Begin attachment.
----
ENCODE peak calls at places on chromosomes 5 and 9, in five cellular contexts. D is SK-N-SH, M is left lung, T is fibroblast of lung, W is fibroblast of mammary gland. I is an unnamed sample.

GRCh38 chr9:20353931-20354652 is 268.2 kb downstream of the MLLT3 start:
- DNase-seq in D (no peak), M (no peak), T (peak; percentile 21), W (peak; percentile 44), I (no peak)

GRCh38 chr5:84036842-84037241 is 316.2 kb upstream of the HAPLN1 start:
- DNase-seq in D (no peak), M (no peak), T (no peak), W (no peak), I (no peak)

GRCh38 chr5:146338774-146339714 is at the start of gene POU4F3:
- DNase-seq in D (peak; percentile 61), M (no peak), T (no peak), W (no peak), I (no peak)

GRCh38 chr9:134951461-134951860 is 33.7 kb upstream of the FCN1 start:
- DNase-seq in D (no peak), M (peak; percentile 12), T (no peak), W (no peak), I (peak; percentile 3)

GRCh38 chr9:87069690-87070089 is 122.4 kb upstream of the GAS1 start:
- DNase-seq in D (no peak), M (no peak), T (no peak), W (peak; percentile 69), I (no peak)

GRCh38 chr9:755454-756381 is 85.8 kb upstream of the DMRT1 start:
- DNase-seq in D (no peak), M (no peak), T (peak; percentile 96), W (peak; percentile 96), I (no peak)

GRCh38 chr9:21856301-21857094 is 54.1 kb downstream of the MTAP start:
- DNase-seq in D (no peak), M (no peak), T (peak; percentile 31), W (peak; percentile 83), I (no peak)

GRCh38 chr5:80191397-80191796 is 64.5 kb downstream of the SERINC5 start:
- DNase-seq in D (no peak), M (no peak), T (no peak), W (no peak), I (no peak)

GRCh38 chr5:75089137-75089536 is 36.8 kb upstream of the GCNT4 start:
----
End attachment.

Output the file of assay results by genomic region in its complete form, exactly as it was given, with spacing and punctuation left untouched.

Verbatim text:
ENCODE peak calls at places on chromosomes 5 and 9, in five cellular contexts. D is SK-N-SH, M is left lung, T is fibroblast of lung, W is fibroblast of mammary gland. I is an unnamed sample.

GRCh38 chr9:20353931-20354652 is 268.2 kb downstream of the MLLT3 start:
- DNase-seq in D (no peak), M (no peak), T (peak; percentile 21), W (peak; percentile 44), I (no peak)

GRCh38 chr5:84036842-84037241 is 316.2 kb upstream of the HAPLN1 start:
- DNase-seq in D (no peak), M (no peak), T (no peak), W (no peak), I (no peak)

GRCh38 chr5:146338774-146339714 is at the start of gene POU4F3:
- DNase-seq in D (peak; percentile 61), M (no peak), T (no peak), W (no peak), I (no peak)

GRCh38 chr9:134951461-134951860 is 33.7 kb upstream of the FCN1 start:
- DNase-seq in D (no peak), M (peak; percentile 12), T (no peak), W (no peak), I (peak; percentile 3)

GRCh38 chr9:87069690-87070089 is 122.4 kb upstream of the GAS1 start:
- DNase-seq in D (no peak), M (no peak), T (no peak), W (peak; percentile 69), I (no peak)

GRCh38 chr9:755454-756381 is 85.8 kb upstream of the DMRT1 start:
- DNase-seq in D (no peak), M (no peak), T (peak; percentile 96), W (peak; percentile 96), I (no peak)

GRCh38 chr9:21856301-21857094 is 54.1 kb downstream of the MTAP start:
- DNase-seq in D (no peak), M (no peak), T (peak; percentile 31), W (peak; percentile 83), I (no peak)

GRCh38 chr5:80191397-80191796 is 64.5 kb downstream of the SERINC5 start:
- DNase-seq in D (no peak), M (no peak), T (no peak), W (no peak), I (no peak)

GRCh38 chr5:75089137-75089536 is 36.8 kb upstream of the GCNT4 start: